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Clonal expansion is a characteristic feature of the B-cell repetoire of patients with rheumatoid arthritis.

Itoh K, Patki V, Furie RA, Chartash EK, Jain RI, Lane L, Asnis SE, Chiorazzi N - Arthritis Res. (2000)

Bottom Line: These clonal expansions can involve resting, apparently memory B cells, as well as activated B cells.Furthermore, some of these individual expansions can persist over extended periods of time.A determination of the targets of these autoimmune reactions may provide valuable clues to help understand the immunopathogenesis of this disease

View Article: PubMed Central - HTML - PubMed

Affiliation: Department of Medicine, North Shore University Hospital, New York University School of Medicine, Manhasset, New York 11030, USA.

ABSTRACT
The present study was designed to analyze the level of B-cell clonal diversity in patients with rheumatoid arthritis by using HCDR3 (third complementarity determining region of the rearranged heavy chain variable region gene) length as a marker. A modified immunoglobulin VH gene fingerprinting method using either genomic DNA or complementary (c)DNA derived from B cells of the peripheral blood, synovial fluid, and tissues of several rheumatoid arthritis patients was employed. These assays permitted the detection and distinction of numerically expanded B-cell clones from activated but not numerically expanded B-cell clones. The present data suggest that B-cell clonal expansion is a common and characteristic feature of rheumatoid arthritis and that it occurs with increasing frequency from the blood to the synovial compartments, resulting in a narrowing of the clonal repertoire at the synovial level. These clonal expansions can involve resting, apparently memory B cells, as well as activated B cells. Furthermore, some of these individual expansions can persist over extended periods of time. These findings support the hypothesis that a chronic ongoing (auto)immune reaction is operative in rheumatoid arthritis and that this reaction, at least at the B-cell level, may be unique to each individual joint. A determination of the targets of these autoimmune reactions may provide valuable clues to help understand the immunopathogenesis of this disease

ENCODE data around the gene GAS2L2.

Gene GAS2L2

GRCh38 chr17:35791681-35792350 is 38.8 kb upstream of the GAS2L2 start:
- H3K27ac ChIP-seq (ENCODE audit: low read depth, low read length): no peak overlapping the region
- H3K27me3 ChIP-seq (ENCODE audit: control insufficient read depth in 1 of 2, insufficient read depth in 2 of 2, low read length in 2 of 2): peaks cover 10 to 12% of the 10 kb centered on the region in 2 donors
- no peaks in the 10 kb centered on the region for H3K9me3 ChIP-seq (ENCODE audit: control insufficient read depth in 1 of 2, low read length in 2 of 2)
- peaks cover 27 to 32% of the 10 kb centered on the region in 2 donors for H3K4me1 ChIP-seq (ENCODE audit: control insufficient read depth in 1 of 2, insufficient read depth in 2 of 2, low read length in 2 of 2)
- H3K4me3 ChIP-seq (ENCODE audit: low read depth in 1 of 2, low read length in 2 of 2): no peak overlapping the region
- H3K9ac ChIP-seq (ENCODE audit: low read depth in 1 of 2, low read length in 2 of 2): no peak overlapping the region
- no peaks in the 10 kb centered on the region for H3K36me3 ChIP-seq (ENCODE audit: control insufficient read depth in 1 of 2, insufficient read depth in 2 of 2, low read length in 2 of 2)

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Related in: MedlinePlus

Analyses of B cells from paired samples of blood (B) and synovial				tissue from both the right (R) and left (L) hips of the same rheumatoid				arthritis patient. Results using both the genomic DNA-based assay and the				complementary (c)DNA-based assay for the three major immunoglobulin isotypes				(M, G, and A) are shown. R, clones that are restricted to the right hip joint;				L, clones that are restricted to the left hip joint; R+L, clones that are				common to both the right and left hip joints.